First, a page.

offer free quote in exchange to enter drawing

Dec 17, 2018

  1. Frank Salinas
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    Frank Salinas New Member

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    Hi everyone, new member.

    Question about a scenario. I'm a life agent in Texas

    I'm at a booth at a special event and I want to have a drawing for a prize (lets say a tablet of some sort)

    I have a sign that says something like : get a free life insurance quote & enter to win a ___

    is it safe to say I give everyone a chance to win who walks up even if they
    don't want a quote?

    and the drawing is for anyone who enters, not based on buying anything, no purchase necessary
     
  2. rousemark
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    rousemark Still Here!

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    As long as anyone can enter with no requirement to purchase you should be OK.. At least you would be in TN .. Insurance regs vary from state to state.. Most people that do this don't even require them to get a quote.. They simply use the promotion to gather names and info and then call on the people later.. The prize doesn't have to be large.. We used to offer the opportunity to get a free six pack of Coke.. Everyone who completed the information was a winner and we would call them to deliver their free six pack.. That got us in the door and that is all you want to accomplish anyway..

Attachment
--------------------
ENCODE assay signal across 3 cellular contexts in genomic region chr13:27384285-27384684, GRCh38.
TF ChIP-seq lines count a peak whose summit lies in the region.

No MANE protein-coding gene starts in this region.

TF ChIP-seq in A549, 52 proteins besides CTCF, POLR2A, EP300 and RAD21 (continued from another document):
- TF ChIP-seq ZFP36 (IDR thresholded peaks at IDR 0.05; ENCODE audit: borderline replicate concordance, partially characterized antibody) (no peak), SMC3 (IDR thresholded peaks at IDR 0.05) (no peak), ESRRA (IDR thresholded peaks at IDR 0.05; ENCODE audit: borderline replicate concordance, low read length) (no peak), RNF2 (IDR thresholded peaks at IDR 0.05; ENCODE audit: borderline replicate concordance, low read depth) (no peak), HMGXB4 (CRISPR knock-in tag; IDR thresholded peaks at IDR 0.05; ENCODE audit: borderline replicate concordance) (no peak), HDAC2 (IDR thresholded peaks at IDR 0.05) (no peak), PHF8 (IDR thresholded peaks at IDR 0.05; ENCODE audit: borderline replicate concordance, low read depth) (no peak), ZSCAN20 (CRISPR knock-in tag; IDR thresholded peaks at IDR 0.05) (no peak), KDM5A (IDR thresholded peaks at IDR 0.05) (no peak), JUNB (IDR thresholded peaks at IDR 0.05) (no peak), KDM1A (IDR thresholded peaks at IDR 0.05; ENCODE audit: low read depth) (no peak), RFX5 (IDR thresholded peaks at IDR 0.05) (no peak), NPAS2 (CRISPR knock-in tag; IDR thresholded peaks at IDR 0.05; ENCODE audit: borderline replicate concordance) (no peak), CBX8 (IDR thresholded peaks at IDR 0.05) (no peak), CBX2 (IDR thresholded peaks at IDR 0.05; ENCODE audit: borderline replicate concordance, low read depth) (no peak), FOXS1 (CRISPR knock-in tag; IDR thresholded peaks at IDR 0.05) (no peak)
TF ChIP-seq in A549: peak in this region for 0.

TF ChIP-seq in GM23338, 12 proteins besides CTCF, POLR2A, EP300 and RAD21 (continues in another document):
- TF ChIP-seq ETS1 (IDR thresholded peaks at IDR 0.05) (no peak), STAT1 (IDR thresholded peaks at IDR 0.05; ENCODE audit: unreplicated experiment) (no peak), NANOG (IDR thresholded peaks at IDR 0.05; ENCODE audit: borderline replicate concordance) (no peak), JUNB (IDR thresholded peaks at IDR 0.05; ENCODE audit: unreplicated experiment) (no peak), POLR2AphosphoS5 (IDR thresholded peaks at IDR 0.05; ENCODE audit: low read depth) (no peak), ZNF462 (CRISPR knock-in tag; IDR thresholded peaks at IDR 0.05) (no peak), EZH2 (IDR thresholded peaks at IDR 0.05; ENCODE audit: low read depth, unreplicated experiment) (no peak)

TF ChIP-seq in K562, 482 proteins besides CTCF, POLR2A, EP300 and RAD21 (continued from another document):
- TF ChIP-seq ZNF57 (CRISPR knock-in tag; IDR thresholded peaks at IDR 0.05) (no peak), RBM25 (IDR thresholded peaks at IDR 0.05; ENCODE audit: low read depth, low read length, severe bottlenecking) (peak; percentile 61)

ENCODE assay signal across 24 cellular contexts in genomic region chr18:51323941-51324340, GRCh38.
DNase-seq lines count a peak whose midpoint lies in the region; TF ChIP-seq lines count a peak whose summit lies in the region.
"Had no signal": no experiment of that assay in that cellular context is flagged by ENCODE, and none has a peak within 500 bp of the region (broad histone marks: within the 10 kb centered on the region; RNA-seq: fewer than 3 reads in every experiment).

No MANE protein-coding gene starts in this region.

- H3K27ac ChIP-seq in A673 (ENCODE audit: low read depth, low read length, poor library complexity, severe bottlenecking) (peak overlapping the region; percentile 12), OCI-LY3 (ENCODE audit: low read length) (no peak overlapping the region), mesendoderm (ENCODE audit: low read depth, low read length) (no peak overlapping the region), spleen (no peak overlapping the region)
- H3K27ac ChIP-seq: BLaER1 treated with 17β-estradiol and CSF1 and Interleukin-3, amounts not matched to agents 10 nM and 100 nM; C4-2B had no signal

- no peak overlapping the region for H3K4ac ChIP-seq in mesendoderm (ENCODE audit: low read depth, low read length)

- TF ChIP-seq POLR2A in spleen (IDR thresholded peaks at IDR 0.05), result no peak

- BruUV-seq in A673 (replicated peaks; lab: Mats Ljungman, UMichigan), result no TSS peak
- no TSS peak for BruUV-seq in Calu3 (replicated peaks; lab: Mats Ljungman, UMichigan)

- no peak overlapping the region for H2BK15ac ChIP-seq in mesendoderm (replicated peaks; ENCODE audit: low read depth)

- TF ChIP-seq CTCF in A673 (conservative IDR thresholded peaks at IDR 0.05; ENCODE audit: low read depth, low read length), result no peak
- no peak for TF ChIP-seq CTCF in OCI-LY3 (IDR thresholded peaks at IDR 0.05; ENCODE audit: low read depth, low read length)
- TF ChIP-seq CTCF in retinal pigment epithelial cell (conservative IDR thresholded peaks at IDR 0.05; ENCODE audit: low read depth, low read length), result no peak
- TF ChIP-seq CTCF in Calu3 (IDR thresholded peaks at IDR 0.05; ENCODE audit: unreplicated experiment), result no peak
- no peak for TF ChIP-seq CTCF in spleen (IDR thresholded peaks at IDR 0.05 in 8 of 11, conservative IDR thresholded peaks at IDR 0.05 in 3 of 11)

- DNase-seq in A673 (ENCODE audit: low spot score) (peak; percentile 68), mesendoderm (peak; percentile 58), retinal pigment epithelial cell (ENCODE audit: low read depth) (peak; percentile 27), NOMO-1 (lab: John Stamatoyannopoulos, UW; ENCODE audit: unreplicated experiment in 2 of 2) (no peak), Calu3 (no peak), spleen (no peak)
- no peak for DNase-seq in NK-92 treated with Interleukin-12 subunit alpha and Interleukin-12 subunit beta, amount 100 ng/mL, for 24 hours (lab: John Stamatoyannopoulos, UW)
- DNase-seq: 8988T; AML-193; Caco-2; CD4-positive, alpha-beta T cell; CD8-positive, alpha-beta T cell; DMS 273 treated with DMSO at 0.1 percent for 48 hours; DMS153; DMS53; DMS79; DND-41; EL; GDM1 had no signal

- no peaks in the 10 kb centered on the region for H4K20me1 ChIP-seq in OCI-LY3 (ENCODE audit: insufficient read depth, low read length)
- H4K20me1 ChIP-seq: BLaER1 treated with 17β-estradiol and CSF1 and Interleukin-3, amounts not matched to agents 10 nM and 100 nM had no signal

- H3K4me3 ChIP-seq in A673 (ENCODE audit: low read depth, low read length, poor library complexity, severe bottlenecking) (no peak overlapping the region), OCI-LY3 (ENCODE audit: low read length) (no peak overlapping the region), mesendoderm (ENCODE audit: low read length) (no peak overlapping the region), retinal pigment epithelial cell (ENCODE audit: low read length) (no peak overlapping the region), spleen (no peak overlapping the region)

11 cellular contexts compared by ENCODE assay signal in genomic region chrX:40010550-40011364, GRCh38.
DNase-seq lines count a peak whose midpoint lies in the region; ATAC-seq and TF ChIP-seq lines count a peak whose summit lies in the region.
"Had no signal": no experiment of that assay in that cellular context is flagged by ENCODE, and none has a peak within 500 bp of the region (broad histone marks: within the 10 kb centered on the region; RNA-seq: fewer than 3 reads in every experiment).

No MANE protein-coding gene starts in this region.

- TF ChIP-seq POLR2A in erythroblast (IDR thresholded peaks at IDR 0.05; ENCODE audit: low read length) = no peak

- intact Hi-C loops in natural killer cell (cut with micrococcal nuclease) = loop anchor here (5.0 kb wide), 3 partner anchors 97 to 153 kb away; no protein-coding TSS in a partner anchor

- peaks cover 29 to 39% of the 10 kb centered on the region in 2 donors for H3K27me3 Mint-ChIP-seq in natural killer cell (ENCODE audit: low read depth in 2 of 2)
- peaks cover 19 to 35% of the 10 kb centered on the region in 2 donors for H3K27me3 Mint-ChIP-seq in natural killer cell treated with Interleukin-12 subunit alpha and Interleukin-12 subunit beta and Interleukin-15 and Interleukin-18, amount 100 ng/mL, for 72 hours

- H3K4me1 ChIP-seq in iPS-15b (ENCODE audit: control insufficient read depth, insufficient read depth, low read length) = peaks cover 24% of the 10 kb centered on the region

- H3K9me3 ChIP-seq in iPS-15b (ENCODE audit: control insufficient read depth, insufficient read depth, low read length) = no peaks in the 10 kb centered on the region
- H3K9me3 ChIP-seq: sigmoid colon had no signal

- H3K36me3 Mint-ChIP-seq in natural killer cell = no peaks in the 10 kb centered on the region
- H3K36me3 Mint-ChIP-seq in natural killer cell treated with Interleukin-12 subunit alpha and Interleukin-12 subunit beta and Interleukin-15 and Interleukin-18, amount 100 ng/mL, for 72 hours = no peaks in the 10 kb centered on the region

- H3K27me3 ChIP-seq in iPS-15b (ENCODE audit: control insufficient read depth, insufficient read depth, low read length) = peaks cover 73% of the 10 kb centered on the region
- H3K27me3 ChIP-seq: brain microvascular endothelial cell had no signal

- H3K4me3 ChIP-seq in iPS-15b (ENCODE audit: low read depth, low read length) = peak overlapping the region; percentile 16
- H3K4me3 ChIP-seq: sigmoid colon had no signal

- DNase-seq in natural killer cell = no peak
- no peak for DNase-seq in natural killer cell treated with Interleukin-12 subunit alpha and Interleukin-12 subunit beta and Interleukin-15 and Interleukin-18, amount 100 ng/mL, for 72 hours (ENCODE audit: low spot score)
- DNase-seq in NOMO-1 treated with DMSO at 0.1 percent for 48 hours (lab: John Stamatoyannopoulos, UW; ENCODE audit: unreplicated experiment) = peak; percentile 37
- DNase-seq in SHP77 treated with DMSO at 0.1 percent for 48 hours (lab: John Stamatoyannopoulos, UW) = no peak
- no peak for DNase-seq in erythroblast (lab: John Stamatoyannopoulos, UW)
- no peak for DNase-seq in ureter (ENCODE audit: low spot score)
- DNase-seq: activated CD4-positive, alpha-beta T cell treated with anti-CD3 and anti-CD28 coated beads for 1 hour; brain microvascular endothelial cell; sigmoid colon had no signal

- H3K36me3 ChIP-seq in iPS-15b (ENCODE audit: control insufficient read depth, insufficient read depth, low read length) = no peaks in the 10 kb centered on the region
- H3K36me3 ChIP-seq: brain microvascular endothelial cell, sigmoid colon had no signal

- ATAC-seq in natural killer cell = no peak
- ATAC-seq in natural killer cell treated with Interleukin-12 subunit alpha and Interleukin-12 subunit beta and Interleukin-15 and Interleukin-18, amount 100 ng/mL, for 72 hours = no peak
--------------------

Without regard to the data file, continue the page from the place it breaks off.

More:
3. VolAgent
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    VolAgent Guru

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    You want to be able to contact every last person and tell them they are a winner. Just make sure to follow any state specific rules. As it is your business and license, you owe it to yourself to look it up or use a professional (attorney) you trust to do it for you.
     
    VolAgent, Dec 18, 2018
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  4. StarterAgentKG
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    StarterAgentKG Expert

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    At my old job we did those all the time, they stopped working towards the early 2010's because understand that your just going to call and try to sell them stuff. You half to really watch out how you are advertising the drawing. we got reported and sued because we used more glamorous wording then what the prize actually was. We had to actually give a customer a $1000 gift card because of the way it was worded it sounded like we were offering the gift card just for signing up. So call a lawyer and make sure you do everything as clear as possible
     
  5. adjusterjack
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    adjusterjack Guru

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    You might be running afoul of your state's gambling laws if somebody has to "do" something to enter.

    Why not be a little more unique (and up front) with your booth. Put up a sign, something like:

    LIFE INSURANCE FOR SALE.
    DON'T DIE WITHOUT IT.

    Bet you get some interest, if not some sales.
     
  6. AndrewRoche
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    AndrewRoche Expert

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    I would be very careful using this strategy.
    In Pennsylvania insurance producers are prohibited, pursuant to 40 P.S § 310.46 (Inducements Prohibited), to give anything of value as an incentive to apply for, or purchase, insurance. I think the offer suggested is considered an inducement and currently violates the referenced statute.